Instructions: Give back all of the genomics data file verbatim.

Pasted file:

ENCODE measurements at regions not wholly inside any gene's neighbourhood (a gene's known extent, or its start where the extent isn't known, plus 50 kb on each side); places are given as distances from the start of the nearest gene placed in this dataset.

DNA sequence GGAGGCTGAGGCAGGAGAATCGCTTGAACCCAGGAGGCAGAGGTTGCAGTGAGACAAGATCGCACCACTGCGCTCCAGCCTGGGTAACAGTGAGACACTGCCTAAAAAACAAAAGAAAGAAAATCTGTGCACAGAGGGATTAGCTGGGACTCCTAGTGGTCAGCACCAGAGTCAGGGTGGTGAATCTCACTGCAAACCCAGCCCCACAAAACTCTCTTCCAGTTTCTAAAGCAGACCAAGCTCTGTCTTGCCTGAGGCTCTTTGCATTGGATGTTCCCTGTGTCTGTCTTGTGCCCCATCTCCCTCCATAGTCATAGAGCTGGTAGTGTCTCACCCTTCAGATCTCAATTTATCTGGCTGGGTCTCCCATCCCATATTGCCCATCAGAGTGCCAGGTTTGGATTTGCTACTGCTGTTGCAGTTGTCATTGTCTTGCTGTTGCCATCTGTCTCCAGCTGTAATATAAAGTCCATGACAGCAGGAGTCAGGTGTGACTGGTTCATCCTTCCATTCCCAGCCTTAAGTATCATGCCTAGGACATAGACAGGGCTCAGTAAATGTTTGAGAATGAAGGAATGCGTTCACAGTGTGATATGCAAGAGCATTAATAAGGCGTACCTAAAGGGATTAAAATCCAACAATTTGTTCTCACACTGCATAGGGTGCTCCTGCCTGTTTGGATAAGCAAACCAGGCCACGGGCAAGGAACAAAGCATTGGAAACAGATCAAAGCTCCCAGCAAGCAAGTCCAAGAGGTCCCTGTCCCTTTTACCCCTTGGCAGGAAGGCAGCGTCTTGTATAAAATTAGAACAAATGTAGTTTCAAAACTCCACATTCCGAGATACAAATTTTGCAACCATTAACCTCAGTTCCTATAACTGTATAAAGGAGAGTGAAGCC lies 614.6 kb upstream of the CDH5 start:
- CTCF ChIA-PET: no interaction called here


ENCODE measurements at regions not wholly inside any gene's neighbourhood (a gene's known extent, or its start where the extent isn't known, plus 50 kb on each side); places are given as distances from the start of the nearest gene placed in this dataset.

DNA sequence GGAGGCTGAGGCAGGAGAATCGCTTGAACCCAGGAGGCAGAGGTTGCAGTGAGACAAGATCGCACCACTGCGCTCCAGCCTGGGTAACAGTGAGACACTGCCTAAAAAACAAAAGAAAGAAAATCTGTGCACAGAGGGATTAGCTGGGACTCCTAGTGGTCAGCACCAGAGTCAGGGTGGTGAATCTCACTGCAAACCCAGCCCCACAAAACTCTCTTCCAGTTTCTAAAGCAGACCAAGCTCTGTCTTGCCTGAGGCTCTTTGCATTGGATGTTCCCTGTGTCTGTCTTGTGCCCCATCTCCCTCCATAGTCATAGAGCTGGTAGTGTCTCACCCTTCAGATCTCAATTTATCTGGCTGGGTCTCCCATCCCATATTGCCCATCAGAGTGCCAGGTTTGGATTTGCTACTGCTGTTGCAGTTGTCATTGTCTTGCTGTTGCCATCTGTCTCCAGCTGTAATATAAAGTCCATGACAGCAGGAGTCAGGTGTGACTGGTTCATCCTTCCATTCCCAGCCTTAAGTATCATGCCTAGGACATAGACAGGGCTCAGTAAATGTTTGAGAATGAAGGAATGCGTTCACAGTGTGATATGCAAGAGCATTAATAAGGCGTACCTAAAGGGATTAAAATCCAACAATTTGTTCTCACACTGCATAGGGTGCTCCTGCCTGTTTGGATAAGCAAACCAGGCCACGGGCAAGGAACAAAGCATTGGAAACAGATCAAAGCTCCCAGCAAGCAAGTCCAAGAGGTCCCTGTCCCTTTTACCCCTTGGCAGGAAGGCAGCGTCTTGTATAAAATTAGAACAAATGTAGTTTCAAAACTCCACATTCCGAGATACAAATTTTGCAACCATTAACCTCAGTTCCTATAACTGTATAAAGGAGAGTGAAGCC lies 614.6 kb upstream of the CDH5 start:
- CTCF ChIA-PET: no interaction called here